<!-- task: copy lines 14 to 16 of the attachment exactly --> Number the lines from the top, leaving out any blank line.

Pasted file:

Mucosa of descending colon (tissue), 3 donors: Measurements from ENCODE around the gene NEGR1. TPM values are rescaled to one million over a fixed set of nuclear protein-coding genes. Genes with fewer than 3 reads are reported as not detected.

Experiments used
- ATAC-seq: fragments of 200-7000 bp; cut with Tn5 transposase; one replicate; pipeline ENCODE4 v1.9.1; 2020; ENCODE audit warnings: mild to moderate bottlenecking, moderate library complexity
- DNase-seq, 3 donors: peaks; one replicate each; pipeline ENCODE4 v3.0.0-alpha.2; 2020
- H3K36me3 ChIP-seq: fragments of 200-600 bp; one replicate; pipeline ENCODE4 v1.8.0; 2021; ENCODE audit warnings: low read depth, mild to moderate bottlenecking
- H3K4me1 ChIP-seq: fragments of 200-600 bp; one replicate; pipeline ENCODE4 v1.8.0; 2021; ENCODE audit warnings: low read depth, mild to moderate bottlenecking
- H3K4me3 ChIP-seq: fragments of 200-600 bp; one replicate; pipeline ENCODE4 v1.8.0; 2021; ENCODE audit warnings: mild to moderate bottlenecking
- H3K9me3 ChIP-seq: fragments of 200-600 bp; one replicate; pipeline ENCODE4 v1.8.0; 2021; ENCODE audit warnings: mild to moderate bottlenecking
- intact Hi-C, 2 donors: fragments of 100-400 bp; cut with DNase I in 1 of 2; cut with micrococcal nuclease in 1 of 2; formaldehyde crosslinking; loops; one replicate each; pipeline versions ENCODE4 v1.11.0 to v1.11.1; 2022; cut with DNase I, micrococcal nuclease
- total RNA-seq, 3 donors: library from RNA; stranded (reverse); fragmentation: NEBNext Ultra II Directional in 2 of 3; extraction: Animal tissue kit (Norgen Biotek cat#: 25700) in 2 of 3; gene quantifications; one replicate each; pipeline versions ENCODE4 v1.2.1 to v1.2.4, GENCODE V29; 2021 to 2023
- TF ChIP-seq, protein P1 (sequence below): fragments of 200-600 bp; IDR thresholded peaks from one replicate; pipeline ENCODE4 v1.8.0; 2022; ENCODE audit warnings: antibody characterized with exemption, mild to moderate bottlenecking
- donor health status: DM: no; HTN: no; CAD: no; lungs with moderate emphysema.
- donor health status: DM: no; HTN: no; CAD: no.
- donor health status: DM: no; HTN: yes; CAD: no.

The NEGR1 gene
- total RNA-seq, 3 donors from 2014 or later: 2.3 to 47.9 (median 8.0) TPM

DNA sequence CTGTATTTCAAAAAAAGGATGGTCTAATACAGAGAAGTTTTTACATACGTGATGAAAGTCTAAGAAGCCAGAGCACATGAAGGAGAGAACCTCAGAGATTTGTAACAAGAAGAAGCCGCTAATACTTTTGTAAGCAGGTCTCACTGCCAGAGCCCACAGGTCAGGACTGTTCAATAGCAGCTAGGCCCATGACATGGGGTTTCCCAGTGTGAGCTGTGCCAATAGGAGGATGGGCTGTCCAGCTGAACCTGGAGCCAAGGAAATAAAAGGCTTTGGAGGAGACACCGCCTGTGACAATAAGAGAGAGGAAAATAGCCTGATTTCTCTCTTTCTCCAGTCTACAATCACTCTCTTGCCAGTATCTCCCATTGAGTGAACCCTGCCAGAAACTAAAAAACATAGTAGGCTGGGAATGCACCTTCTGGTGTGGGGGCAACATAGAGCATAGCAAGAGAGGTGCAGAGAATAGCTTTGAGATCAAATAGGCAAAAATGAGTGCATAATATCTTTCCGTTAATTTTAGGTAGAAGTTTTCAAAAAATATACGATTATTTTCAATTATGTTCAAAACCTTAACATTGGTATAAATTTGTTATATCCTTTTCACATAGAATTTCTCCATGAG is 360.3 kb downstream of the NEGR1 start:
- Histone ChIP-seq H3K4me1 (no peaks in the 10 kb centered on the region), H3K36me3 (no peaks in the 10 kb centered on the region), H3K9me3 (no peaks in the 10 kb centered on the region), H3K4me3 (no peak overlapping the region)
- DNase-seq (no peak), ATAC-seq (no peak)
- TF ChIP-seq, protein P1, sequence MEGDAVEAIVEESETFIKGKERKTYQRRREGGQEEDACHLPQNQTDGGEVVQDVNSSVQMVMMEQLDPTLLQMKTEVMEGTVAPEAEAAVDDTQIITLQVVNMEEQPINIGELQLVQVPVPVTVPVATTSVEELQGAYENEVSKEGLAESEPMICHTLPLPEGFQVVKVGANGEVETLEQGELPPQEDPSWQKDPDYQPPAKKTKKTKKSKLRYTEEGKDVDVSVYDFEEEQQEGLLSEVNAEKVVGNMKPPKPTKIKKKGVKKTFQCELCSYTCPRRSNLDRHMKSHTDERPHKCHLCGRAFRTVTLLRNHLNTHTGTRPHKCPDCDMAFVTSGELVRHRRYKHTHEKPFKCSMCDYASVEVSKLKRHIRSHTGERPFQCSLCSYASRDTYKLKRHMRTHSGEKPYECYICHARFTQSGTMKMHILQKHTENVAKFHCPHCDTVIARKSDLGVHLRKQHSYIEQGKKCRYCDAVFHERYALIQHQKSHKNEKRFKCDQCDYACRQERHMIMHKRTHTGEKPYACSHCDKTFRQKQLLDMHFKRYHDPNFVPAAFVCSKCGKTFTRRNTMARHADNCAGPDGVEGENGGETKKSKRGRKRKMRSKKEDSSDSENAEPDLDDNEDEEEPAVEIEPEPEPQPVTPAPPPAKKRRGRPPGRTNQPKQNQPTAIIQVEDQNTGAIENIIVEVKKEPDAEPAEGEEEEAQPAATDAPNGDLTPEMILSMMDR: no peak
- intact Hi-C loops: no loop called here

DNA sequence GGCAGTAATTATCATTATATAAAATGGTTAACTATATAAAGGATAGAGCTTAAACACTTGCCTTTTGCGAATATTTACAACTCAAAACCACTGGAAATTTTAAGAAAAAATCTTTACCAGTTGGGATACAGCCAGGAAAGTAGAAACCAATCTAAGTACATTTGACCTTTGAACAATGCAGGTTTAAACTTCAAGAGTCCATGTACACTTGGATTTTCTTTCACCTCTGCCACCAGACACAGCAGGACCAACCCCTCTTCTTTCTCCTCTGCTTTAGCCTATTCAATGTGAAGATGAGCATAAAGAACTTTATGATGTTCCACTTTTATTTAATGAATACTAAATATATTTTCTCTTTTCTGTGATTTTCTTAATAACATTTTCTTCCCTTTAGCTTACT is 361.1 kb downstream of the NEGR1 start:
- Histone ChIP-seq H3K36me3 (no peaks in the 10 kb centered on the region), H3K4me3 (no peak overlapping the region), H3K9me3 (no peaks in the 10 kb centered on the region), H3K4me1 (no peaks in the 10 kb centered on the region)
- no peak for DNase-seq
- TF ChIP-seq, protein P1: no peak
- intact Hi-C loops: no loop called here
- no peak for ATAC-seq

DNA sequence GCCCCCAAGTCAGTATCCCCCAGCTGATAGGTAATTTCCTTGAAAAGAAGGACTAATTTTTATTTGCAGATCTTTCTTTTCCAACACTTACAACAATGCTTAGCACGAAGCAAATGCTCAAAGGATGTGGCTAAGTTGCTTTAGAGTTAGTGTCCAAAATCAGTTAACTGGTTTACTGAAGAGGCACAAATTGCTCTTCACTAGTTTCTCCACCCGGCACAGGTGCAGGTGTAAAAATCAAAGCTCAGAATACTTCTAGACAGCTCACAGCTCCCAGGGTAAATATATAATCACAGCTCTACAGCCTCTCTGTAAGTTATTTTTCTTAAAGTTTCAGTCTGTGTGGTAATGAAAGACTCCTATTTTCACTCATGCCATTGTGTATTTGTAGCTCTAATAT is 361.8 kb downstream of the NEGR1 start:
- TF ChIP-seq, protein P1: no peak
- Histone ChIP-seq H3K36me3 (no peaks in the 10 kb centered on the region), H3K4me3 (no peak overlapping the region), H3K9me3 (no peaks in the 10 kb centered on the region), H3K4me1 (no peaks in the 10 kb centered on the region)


- donor health status: DM: no; HTN: yes; CAD: no.

The NEGR1 gene
- total RNA-seq, 3 donors from 2014 or later: 2.3 to 47.9 (median 8.0) TPM